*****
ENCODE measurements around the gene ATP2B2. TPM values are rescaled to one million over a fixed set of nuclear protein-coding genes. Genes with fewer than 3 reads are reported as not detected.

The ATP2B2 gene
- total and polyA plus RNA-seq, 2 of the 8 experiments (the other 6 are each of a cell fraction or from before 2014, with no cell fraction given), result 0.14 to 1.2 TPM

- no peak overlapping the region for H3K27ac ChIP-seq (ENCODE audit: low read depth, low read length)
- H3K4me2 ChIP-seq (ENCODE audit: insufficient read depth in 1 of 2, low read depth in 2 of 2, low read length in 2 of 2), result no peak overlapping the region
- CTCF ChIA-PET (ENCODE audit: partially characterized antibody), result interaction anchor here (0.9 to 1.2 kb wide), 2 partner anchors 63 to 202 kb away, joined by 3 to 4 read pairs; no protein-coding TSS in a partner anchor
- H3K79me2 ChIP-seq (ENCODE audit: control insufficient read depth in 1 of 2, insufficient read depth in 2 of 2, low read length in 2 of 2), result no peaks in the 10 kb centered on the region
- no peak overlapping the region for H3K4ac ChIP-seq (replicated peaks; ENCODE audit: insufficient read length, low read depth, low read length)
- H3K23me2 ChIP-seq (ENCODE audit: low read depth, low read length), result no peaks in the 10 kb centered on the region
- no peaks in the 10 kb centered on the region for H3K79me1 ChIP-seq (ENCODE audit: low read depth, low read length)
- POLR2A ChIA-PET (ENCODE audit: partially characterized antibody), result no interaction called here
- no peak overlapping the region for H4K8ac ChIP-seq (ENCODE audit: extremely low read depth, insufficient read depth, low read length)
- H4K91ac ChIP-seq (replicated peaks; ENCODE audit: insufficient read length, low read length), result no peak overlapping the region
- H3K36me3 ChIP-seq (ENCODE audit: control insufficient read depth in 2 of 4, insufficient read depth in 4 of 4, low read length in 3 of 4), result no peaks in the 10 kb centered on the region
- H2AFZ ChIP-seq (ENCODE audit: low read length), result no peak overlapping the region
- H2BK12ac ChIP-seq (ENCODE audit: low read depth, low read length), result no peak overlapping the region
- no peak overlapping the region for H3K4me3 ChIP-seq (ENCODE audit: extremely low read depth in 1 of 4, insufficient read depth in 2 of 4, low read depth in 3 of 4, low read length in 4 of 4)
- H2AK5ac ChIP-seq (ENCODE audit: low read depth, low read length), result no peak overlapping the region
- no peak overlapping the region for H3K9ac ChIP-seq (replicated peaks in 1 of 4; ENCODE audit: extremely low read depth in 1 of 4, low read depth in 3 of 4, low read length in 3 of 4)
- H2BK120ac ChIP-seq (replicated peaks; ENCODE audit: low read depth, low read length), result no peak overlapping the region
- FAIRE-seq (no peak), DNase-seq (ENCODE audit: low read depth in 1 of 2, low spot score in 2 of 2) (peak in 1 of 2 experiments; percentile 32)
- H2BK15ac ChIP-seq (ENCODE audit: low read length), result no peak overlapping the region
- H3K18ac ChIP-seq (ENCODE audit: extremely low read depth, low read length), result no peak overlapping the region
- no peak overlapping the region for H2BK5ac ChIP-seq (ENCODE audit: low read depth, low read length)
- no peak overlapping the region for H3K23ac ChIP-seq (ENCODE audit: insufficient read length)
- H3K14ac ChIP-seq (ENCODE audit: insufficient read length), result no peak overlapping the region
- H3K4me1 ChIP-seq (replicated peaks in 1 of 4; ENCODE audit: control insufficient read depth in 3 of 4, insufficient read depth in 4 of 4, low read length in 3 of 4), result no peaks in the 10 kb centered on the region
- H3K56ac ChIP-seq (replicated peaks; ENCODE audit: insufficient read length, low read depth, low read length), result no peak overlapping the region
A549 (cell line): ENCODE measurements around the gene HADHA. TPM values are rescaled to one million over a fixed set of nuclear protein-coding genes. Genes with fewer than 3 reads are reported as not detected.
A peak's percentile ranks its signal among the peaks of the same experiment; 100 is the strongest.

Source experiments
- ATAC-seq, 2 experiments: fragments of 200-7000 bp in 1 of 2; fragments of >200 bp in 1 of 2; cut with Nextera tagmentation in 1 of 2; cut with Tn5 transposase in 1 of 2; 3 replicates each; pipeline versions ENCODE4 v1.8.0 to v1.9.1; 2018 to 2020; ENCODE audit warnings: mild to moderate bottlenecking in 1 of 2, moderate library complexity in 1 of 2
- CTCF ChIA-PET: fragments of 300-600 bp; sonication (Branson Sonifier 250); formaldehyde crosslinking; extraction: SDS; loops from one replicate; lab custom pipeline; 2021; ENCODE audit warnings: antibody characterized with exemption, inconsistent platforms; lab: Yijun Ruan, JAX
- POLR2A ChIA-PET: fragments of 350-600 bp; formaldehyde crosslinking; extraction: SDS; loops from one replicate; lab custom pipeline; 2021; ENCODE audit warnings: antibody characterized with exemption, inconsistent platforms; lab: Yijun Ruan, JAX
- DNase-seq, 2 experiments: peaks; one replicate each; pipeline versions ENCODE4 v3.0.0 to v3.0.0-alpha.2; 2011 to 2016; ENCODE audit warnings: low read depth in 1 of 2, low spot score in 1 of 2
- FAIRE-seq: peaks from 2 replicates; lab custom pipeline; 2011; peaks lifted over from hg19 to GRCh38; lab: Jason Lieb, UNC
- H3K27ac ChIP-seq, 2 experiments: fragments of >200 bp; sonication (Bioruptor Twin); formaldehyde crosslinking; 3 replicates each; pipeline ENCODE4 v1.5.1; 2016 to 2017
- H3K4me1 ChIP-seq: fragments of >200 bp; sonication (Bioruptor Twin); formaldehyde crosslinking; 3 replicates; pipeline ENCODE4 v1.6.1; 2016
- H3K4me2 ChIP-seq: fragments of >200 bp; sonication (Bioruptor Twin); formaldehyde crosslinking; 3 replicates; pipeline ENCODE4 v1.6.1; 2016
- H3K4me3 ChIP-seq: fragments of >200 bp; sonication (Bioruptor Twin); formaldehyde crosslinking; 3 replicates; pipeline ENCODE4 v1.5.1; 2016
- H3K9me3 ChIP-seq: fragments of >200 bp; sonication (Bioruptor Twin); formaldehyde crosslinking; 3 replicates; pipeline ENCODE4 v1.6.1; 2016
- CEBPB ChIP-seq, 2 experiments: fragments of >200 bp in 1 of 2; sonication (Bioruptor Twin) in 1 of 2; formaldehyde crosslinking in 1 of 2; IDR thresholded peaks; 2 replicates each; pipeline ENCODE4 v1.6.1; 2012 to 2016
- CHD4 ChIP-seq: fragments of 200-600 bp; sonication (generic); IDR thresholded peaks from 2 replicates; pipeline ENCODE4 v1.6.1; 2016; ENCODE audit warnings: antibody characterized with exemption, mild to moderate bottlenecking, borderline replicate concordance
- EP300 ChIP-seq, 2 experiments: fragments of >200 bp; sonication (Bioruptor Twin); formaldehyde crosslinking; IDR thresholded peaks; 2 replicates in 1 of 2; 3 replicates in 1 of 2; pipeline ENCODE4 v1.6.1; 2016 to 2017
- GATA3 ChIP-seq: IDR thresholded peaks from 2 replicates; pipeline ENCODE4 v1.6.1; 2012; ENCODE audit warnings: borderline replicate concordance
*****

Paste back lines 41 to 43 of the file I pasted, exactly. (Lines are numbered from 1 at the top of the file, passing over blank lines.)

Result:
- H3K9me3 ChIP-seq: fragments of >200 bp; sonication (Bioruptor Twin); formaldehyde crosslinking; 3 replicates; pipeline ENCODE4 v1.6.1; 2016
- CEBPB ChIP-seq, 2 experiments: fragments of >200 bp in 1 of 2; sonication (Bioruptor Twin) in 1 of 2; formaldehyde crosslinking in 1 of 2; IDR thresholded peaks; 2 replicates each; pipeline ENCODE4 v1.6.1; 2012 to 2016
- CHD4 ChIP-seq: fragments of 200-600 bp; sonication (generic); IDR thresholded peaks from 2 replicates; pipeline ENCODE4 v1.6.1; 2016; ENCODE audit warnings: antibody characterized with exemption, mild to moderate bottlenecking, borderline replicate concordance